“Sir, does this mean any good for us,” Lieutenant Jake Reginald asked as everybody on the deck looked on.
“It could mean a lot, but that would depend on what it has to offer,” Rear Admiral Guruban Ahluwalia exclaimed, “This is not just a satellite, but a complete library of entire human knowledge that exists in the universe, at least up to the point when it was lost by our fellow beings, much like us.”
“So can we communicate with our folks back home using this?” another officer asked.
“That, I am afraid, might not be possible,” Read Admiral’s reply dampened their spirits once again, but he continued, “But it might have the answers that could lead us back to them one day.”
“Sir, you said it is a library, what does that mean?” Jake asked.
“Young man, ever since our recent ancestors moved back from the Antarctica, we have been keeping and maintaining a complete library of all human knowledge, updated every fifteen minutes automatically, by our computer systems,” Rear Admiral’s words were finally bringing some joy back to the soldiers, “These libraries are maintained not just in New Saisho, but also at some other government installations across the planet Earth, and certain classes of satellites, just in case something was to go wrong again.”
“So does this mean it will have a report about our going missing, as well as information about our families?” another officer asked.
“It would have all the information, including any new technological advances made by humanity,” Rear Admiral explained, “So it might have some information about events that led to our being removed out of our world.” Rear Admiral paused for a moment to have a look at the piece of engineering, before continuing, “It looks like it is still working. It should have all the information, including its location data, up until the point it was lost.”
“Sir, how can we retrieve the data?” Chief Engineer Marcus Dodd asked.
“You will have to open it up, remove its data drives, and then use my pass key to authorize the download and access the data,” Rear Admiral replied.
Access is a privilege, especially when it is to your emotions. One is only as weak as their control over their emotions, and as strong as their control over those of another.
“What happened? Where am I?” Captain Aman Ahluwalia was finally emerging out of the drug induced slumber.
“Will he be alright?” Anne was immediately concerned, and Bradley, sensing trouble, immediately took a position next to Aman.
“Jenny? Where are you?” Aman murmured as he strained to adjust his sight to the semi dark cabin of a spaceship flying in a pitch black space. And in a flash all his memories came back, “Brad, you idiot, what have you done.” He didn’t just lose his cool; he nearly jumped out of his seat, undoing his seatbelt.
Bradley immediately grabbed him from behind and tried to push him back in the seat, “Relax brother. Please relax and listen to me for a second.”
“Listen to you, after what you’ve done?” Aman shouted out hoarse and resisted. “Rocker” Jean Perry, a big man himself and a co-pilot, immediately rushed to Bradley’s aid. “Let go off me,” Aman yelled.
“Aman, behave yourself,” Anne intervened.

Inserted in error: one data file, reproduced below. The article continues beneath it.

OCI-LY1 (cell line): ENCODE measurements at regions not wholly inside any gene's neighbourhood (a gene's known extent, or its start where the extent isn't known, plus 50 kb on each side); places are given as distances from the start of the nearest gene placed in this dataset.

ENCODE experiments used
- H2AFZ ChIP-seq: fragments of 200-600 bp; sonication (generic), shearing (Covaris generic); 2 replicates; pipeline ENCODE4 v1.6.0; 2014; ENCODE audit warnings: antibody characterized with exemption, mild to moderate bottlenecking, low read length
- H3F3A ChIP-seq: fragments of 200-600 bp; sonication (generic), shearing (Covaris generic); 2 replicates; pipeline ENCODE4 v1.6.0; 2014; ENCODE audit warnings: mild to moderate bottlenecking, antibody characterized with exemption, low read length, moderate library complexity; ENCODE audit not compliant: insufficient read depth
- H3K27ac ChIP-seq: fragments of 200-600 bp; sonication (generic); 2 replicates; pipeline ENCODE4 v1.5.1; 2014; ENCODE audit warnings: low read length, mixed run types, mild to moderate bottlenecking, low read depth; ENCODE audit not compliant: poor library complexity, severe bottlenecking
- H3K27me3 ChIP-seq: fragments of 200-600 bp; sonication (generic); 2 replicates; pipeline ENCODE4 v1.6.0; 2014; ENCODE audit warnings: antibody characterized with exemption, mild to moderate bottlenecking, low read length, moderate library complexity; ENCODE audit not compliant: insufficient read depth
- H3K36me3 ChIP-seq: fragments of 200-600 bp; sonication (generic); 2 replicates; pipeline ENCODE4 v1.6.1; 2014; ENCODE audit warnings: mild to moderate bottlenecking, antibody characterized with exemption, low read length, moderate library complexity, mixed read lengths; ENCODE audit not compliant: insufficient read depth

“And who are you to tell me so,” Aman challenged her authority.
“I am the Commanding officer of this ship,” Anne exclaimed.
“And I don’t want to be on your ship!” Aman retorted back, “Drop me back home!”
“There is no home,” Anne yelled back.
“Then you should have left me there,” Aman replied.
“I so wish we had. I am already regretting the decision to have you here,” Anne yelled back, “Can we please drop him on some piece of rock flying by us?”
“Yeah, bravo! What a commanding officer?” Aman chided her, “Can’t even deal with a tough situation.”
“Can you please shut him up, put him back to sleep?” Anne almost cried out, and Bradley nodded. While Rocker kept Aman in hold, Bradley used a sedative shot to put him back to sleep. Anne gave the next order, “Please set him up in one of the cocoons. We’ll deal with him at some later stage.”
Sometimes when life gives you a choice, it really not is a choice, for an option already comes preselected. You have an individuality that is uniquely yours, a taste and liking, and some desires and hopes. For a given set of choices, there will only rarely be more than one that would appeal to you on all counts. So do you really have a choice, even when you have a choice?
The night crew were still on in the cabin, but Anne, Chris, Bradley, Rocker and Jhiang were all up early, for once again “Maa” was about to enter their very own solar system.
“Approaching the target location in ten minutes,” Aslam Elahi, the man in charge of space gate mapping and location on night shift, relayed the information.
“Prepare the reconnaissance craft for launch, and ready the ship for re-entry,” Charles Harrison, the second in command to Anne, was still on duty at the deck.
Margaret and Christina Woods, the twins that fly the spaceship on night shift started preparing for the re-entry. “Ready to launch the reconnaissance craft,” Margaret informed in due course.
“The gate opens in three, two, one,” Aslam started the countdown.
“Fire the craft,” Charles ordered.
After a quick inspection of the other side, Christina gave the all clear, and Charles gave the go ahead. And once again “Maa” was back in the solar system, just beyond the orbit of Mars, but everyone immediately turned to the telescopic eye, set to spot Earth, if it was still there.